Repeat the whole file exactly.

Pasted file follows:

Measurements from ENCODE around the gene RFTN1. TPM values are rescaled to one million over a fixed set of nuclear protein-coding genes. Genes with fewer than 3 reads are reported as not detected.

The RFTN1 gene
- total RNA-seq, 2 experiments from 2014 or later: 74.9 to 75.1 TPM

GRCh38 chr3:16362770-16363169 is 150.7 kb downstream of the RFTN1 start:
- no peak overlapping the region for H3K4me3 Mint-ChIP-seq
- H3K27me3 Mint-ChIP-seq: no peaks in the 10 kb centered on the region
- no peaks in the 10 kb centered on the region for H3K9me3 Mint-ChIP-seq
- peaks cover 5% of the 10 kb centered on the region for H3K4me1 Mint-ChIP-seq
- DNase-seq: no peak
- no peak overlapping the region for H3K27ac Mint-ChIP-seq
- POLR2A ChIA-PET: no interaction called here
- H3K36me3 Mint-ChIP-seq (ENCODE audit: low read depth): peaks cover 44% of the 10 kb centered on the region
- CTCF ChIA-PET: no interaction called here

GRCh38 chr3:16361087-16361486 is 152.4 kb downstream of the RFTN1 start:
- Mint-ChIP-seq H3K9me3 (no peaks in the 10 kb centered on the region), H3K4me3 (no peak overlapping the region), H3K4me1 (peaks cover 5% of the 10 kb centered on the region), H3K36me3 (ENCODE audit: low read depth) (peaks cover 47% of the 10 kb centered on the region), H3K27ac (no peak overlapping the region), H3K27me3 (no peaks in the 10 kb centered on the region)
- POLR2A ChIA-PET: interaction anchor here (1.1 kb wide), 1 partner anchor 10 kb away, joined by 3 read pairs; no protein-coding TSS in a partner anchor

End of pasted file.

Measurements from ENCODE around the gene RFTN1. TPM values are rescaled to one million over a fixed set of nuclear protein-coding genes. Genes with fewer than 3 reads are reported as not detected.

The RFTN1 gene
- total RNA-seq, 2 experiments from 2014 or later: 74.9 to 75.1 TPM

GRCh38 chr3:16362770-16363169 is 150.7 kb downstream of the RFTN1 start:
- no peak overlapping the region for H3K4me3 Mint-ChIP-seq
- H3K27me3 Mint-ChIP-seq: no peaks in the 10 kb centered on the region
- no peaks in the 10 kb centered on the region for H3K9me3 Mint-ChIP-seq
- peaks cover 5% of the 10 kb centered on the region for H3K4me1 Mint-ChIP-seq
- DNase-seq: no peak
- no peak overlapping the region for H3K27ac Mint-ChIP-seq
- POLR2A ChIA-PET: no interaction called here
- H3K36me3 Mint-ChIP-seq (ENCODE audit: low read depth): peaks cover 44% of the 10 kb centered on the region
- CTCF ChIA-PET: no interaction called here

GRCh38 chr3:16361087-16361486 is 152.4 kb downstream of the RFTN1 start:
- Mint-ChIP-seq H3K9me3 (no peaks in the 10 kb centered on the region), H3K4me3 (no peak overlapping the region), H3K4me1 (peaks cover 5% of the 10 kb centered on the region), H3K36me3 (ENCODE audit: low read depth) (peaks cover 47% of the 10 kb centered on the region), H3K27ac (no peak overlapping the region), H3K27me3 (no peaks in the 10 kb centered on the region)
- POLR2A ChIA-PET: interaction anchor here (1.1 kb wide), 1 partner anchor 10 kb away, joined by 3 read pairs; no protein-coding TSS in a partner anchor